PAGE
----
Metal Detecting in Jordan

 

If you are a regular visitor to the Joan Allen Facebook page then you should be aware of Julian-Evan Hart and all of his latest finds.

This month on the Joan Allen blog we featured an introduction of Jules’ trip to Jordan in the Middle East and his metal detecting exploits in the country.

On his travels, Jules found everything from late Roman mosaics, relics from the Ottoman empire, Venetian coins, to shell casings and World War I relics. He even did the typical tourist photo on a camel!

Here’s some of Julian’s top finds from his time in Jordan:

 

A wonderful late Roman mosaic in the lost city of Petra.

 

 

The relics of war – here we see numerous small finds, from shell casings, buttons oil lamp wick sections etc.

 

 

Various head stamps from Turkish Mauser rounds.

 

Ottoman soldier losses from World War one, here we see, personal seals, a small gilded chape a Turkish star and crushed finger ring with a floral design bezel.

 

 

Didn’t expect to find this – a Venetian coin high up on a remote Jordanian mountain side.

 

 

Incredible in 1917 a group of Ottoman soldiers placed some stones around one of the tents in their encampment over nine decades later the stones remain the same…untouched…..hundreds of Ottoman soldiers buttons were found in this area.

The most satisfying thing about detecting is sharing your latest finds with like-minded people. Julian says:

“As detectorists sharing with others our experiences and finds should be considered to be a big part of our hobby and enjoyment. Sharing gives other people pleasure in seeing what you have found and also allows academic research to progress.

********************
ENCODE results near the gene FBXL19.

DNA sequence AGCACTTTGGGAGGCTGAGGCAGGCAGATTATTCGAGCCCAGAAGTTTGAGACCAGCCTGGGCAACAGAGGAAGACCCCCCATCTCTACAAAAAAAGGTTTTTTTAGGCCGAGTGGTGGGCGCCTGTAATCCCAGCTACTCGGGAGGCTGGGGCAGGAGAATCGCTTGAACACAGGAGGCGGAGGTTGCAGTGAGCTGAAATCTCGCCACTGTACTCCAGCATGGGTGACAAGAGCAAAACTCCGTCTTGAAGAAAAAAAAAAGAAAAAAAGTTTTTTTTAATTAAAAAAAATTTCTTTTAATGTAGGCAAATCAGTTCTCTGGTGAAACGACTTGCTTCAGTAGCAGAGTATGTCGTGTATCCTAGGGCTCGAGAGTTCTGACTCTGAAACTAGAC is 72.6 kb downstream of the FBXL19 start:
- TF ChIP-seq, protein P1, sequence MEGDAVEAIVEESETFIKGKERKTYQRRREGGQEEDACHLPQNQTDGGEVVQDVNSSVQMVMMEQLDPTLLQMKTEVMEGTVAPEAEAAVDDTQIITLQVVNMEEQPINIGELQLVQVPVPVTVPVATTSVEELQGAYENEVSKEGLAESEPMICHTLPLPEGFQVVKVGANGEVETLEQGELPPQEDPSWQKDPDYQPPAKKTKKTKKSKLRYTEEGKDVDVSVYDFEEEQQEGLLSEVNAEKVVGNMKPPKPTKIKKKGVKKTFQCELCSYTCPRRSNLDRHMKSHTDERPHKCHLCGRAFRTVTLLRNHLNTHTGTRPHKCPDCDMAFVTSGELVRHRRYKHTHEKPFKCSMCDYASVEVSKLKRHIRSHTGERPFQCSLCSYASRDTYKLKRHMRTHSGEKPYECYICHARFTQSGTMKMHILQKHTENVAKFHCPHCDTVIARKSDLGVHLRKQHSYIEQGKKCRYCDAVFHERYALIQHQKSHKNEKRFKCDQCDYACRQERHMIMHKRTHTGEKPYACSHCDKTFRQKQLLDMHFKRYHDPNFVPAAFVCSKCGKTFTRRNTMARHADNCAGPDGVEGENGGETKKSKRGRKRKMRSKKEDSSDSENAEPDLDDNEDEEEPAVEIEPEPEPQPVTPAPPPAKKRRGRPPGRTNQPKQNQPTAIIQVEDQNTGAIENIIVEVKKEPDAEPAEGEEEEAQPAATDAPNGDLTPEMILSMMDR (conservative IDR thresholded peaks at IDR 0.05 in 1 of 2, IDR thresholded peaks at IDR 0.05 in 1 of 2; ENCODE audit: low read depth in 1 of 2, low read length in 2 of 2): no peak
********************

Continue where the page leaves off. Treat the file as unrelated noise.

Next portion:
Whilst I was in Jordan we shared our finds rather publicly on a table just outside the hotel doors….tourists and locals came over in considerable numbers, some of them are shown in the photo (see above).

In some cases local people provided translations and dates for the seal matrices that we had found. On the table we can sea a huge selection of finds, mainly buttons and bullet casings, which was the result of searching one tiny section of a battle site for just three days so you can see the quantity of items located and the potential as in many cases for what remains buried on such sites.”

Have you been detecting anywhere recently? Share your finds and follow all of Jules’ latest exploits as well on the Joan Allen Facebook page.

6 Responses to Metal Detecting in Jordan

  1. Mike Bailey says:

    Really interesting article, i have always fancied detecting abroad, but the restrictions have always put me off, Germany and Holland have always been on my wish list, so maybe i will research deeper into the legislation in those countries and make the effort next year, when i will be holidaying in Holland , any information would be gratefully recieved.

  2. Chris Sprake says:

    Hi, There. I have just been reading your post from last year, about your detecting adventures in Jordan. I also live in Jordan,Amman. and also wonder of going around the north west of Jordan near the Um Quays area. I cant find anywhere written if there is laws on detecting here in Jordan did you see any? any info would be great. happy hunting. Best Regards Chris Sprake.

    • Chris,

      We contacted Julian Evan-Hart and he has this reply for you;

      “Hi Chris nice to hear from you.

      OK when I travelled to Jordan we had permits granted by the Ministry of Antiquities and then authorised by the Royal Family. These were very hard to get and no end of officials were not happy at all until we showed them this paperwork which we detectorists had to keep on us at all times in case questioned… and we were……….. although there is a minimal amount of illicit metal detecting in Jordan it is as far as I know strictly illegal otherwise. However the university we worked with was based near Ma`an and had a well developed antiquities / archaeological dept… sorry I cannot recall the precise university, but imagine there is only one… it may well be worth contacting them with a suggestion of assisting them on some projects… sorry I cant be of any more help….Jules.

      PS do let me know if you have any success.”

      Hope this helps!

  3. Vic says:

    Hi Joan, I know this was posted a long time ago, but fascinating. My wife is from Jordan and I’ve always wanted to take a detector, but read it was illegal. I saw how you got a permit. Did you have to give the government or University your finds? Just curious. Vic

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